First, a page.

People with developmental disabilities deserve the same rights as adults in society, regardless of ability.
Most people don’t have to earn the respect and privilege that comes from adult status. It is a product of living and comes without consent. For example, at the age of 18 or 19, it is your right to live on your own, sign a lease, buy a car, but most importantly, it is the freedom to live a life that you have always dreamed of.
On the other hand, those who remain at home often have limited freedom because they live under someone else’s roof, which comes with a set of rules. The history of how many people with intellectual and/or developmental disabilities have lived is frightening. Many have or continue to live a sheltered lifestyle, are kept from doing things their peers do, have special diets, are talked to as if they can’t hear, and have a bed time (yes, a bed time).
Often, people with developmental disabilities spend their entire lives trying and failing to be seen as adults, but they shouldn’t even have to try. It is common for someone with less ability to be spoken to as though they are a child; with a higher voice intonation and a condescending rhythm. People with developmental disabilities are often kept from common experiences, such as going to bars, traveling, getting a job, voting, driving, getting married… etc. And even though people who are in the supporting role (parents, guardians, direct support professionals, service coordinators…) are the ones who keep these life experiences from happening, they are the same people who use the absence of these events as an excuse to perpetuate the childlike expectations they already have. How is the person we’re supporting ever going to gain adult status if we use the excuse that he/she “likes cartoons” as our argument, especially when we are the ones who have kept all but cartoons from her/him?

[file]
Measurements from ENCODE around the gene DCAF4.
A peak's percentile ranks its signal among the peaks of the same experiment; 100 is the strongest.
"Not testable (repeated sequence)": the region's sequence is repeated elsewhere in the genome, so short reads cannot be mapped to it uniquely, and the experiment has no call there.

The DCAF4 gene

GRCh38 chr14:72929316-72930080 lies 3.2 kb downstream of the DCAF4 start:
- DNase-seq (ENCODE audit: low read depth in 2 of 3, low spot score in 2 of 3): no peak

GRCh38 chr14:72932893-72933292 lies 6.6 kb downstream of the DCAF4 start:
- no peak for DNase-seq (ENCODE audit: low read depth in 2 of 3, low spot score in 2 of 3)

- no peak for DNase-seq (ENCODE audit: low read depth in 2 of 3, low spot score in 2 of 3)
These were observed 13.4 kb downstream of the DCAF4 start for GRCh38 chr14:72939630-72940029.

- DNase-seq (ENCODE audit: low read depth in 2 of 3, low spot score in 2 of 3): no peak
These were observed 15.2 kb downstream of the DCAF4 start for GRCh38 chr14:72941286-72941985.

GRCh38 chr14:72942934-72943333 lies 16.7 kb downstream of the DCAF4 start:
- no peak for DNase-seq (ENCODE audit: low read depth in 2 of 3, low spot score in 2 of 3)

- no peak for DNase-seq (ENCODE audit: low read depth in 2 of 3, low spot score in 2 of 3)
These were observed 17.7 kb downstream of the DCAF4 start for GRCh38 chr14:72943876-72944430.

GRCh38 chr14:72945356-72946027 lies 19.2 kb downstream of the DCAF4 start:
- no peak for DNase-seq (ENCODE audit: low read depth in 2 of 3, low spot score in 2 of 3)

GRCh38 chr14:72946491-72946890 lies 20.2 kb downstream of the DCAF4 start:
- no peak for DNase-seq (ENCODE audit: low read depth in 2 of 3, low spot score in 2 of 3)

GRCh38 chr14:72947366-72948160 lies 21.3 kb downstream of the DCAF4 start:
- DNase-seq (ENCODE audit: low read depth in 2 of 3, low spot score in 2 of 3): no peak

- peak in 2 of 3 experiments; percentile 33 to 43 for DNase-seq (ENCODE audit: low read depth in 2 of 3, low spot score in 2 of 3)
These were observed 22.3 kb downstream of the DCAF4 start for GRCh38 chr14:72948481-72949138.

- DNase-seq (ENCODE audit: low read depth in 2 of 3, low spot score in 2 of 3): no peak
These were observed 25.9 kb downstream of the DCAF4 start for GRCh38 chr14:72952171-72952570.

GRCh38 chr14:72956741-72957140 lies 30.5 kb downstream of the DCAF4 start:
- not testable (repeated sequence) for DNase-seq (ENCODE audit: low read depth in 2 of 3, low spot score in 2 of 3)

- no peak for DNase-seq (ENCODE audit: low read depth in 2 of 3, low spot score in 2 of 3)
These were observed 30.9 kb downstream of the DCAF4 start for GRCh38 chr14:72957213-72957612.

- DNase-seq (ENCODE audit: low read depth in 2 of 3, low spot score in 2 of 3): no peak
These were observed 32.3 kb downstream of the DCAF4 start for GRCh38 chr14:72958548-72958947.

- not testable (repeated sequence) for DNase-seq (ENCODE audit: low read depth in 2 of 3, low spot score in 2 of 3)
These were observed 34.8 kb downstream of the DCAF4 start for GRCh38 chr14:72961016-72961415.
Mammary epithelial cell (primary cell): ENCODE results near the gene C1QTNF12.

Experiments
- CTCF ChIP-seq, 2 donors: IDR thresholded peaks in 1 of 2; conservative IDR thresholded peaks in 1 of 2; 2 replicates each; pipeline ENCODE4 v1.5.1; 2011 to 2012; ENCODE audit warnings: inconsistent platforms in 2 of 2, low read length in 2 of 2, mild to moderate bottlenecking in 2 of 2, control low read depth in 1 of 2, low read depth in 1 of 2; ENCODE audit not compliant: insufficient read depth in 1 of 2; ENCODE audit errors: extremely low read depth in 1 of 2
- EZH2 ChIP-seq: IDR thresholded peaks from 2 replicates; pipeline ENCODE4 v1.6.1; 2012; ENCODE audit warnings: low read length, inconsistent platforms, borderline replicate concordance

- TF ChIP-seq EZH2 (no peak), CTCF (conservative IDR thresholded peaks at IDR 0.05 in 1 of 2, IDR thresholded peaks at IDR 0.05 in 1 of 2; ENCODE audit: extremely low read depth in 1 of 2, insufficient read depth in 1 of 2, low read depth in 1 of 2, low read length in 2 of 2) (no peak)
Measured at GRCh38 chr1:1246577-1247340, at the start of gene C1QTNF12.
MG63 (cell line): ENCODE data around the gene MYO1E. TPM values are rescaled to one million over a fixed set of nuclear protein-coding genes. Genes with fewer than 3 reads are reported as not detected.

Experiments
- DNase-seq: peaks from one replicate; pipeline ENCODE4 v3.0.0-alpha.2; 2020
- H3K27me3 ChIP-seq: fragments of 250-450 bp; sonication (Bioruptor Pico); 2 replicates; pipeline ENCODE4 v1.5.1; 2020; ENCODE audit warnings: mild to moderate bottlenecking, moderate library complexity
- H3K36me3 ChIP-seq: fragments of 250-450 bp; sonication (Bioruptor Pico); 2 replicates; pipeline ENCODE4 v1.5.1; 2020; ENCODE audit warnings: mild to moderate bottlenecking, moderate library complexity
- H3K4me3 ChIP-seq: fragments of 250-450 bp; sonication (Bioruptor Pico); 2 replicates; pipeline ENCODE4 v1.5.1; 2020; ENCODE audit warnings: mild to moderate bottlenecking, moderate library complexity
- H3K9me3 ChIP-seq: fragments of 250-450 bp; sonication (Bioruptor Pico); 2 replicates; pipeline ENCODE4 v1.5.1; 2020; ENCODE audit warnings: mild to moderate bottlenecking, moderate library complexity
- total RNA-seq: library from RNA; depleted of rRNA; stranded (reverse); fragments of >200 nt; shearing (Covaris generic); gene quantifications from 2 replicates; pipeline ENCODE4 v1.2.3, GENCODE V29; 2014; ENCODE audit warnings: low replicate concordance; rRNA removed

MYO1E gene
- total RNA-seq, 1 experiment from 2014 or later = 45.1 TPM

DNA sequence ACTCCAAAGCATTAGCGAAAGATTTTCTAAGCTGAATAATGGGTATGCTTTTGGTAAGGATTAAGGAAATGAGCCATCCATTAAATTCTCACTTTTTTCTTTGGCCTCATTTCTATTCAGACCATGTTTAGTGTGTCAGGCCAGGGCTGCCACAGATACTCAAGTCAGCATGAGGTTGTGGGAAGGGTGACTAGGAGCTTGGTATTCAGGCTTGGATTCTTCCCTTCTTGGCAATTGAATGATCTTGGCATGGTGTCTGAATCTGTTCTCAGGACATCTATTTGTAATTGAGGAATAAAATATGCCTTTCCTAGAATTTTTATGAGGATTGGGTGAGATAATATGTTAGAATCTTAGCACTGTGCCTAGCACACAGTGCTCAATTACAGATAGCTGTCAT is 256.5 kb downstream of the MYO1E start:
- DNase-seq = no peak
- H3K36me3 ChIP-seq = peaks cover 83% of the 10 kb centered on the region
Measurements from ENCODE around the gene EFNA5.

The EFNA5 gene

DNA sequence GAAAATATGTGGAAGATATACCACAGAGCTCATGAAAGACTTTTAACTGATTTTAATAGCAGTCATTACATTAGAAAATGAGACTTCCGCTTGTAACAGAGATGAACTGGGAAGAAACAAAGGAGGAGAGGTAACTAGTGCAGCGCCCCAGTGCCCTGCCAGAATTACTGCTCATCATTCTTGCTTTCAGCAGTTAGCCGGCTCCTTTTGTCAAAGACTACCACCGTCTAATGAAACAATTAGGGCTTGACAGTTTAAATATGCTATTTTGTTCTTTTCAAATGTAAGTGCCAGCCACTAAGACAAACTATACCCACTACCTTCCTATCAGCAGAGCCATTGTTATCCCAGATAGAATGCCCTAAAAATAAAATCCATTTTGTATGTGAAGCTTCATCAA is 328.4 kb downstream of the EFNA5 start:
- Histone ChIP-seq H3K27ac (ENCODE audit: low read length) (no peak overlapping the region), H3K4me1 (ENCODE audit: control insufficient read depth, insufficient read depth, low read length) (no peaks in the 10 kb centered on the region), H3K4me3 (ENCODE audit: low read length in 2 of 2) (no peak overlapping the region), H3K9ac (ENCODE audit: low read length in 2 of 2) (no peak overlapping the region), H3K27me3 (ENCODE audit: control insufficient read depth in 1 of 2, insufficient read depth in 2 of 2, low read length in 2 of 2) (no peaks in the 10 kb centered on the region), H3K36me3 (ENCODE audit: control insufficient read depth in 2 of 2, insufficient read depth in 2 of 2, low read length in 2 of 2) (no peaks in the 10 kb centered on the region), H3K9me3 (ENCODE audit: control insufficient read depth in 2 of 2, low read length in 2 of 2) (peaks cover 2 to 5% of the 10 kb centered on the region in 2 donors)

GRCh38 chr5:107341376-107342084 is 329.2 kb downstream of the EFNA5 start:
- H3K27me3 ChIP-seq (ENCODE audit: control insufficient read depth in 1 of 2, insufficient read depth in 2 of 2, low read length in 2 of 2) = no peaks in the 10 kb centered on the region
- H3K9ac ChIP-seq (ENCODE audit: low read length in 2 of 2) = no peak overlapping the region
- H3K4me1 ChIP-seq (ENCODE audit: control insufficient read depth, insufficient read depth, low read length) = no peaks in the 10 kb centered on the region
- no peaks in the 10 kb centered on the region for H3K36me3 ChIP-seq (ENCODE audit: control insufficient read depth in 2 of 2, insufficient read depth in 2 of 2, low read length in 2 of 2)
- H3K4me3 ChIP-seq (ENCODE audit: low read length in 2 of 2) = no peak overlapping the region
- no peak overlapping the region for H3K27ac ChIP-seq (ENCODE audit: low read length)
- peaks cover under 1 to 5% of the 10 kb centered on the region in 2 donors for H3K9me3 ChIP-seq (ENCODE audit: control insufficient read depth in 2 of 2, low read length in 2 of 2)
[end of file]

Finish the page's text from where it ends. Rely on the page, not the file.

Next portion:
Some guardians may feel comfort in seeing those we support as children when rights are restricted. It might be how we can feel OKAY about assigning bedtimes, scheduling doctors’ appointments, restricting food/drink, managing money, and all the other things we should not do for those we support.
It is our goal at ILC, to see people as the adults they are, and to support them in doing these things for themselves. This requires and perpetuates the respect of adulthood regardless of ability.
Drew Johnson | Director of Training and Development
Hannah Juracek | Marketing Intern